Williams - Williams a master of surprise disarms the reader...

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Unformatted text preview: Williams, a master of surprise, disarms the reader with a fresh approach to sexual attraction. The irony of the flower's "taking / the field by force" reverses the romantic notion of femininity compromised by heavy-handed male passion. As though examining a human patient, the poet- speaker imagines arousing the flower to "the fibres of her being." Implicit in his reverie is the inborn flaw, the purple center that mars the unblemished whiteness of each stalk. Williams expresses its uniqueness in an optical corollary: If the flower were totally white, the field would vanish in the unity of color. As it exists in nature, the flower's modified purity halts the scene from "[going] over" into the nothingness of perfection. "Spring and All" (1923), one of Williams' most anthologized poems, abandons normal sentence structure to string together surreal impressions of an emerging season. The setting, on an unremarkable drive to "the contagious hospital," suggests the contagion of emergence, which will...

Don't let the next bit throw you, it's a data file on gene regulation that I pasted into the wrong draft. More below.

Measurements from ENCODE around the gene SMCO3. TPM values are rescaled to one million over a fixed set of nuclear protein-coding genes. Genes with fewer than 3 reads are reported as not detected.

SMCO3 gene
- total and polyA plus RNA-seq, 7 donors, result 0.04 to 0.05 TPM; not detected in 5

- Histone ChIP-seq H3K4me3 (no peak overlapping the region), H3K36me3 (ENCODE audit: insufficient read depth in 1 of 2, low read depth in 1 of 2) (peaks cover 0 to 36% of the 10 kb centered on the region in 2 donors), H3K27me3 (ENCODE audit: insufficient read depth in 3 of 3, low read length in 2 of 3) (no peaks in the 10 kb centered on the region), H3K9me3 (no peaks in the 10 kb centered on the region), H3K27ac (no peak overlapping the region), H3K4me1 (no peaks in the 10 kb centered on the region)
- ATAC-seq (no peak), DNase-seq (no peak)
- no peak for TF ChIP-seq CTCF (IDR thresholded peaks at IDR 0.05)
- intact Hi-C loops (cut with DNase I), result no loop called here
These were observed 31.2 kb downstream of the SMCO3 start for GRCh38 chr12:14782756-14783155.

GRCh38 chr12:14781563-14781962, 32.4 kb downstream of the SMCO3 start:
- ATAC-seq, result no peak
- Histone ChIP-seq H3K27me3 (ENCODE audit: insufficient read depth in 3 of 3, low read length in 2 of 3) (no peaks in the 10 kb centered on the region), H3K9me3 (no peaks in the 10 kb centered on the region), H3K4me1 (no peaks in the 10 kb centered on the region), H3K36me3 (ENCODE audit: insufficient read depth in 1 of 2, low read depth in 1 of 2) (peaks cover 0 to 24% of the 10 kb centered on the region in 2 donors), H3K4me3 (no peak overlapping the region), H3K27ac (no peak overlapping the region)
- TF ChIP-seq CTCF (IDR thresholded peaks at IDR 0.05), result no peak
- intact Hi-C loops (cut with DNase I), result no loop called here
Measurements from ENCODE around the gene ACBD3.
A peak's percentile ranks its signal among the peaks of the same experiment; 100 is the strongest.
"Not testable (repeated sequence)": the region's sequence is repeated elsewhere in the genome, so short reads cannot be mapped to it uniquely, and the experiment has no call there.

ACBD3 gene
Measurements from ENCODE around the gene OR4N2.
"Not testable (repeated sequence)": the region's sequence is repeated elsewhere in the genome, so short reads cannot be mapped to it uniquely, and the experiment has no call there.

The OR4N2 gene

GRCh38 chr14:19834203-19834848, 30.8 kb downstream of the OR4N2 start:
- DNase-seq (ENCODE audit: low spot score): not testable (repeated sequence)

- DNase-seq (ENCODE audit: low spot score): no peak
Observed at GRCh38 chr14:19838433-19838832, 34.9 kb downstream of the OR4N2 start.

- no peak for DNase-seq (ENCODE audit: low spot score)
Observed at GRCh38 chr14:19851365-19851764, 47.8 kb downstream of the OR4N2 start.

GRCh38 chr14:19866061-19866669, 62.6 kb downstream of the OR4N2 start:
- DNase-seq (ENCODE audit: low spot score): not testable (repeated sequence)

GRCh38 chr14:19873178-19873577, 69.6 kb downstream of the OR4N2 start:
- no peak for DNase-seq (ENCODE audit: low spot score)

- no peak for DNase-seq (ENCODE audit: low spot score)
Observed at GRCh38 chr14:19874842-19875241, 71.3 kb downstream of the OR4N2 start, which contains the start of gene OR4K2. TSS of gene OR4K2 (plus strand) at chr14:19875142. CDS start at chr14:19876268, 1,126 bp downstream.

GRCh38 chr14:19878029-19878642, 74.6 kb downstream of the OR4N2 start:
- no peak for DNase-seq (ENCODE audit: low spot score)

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Williams - Williams a master of surprise disarms the reader...

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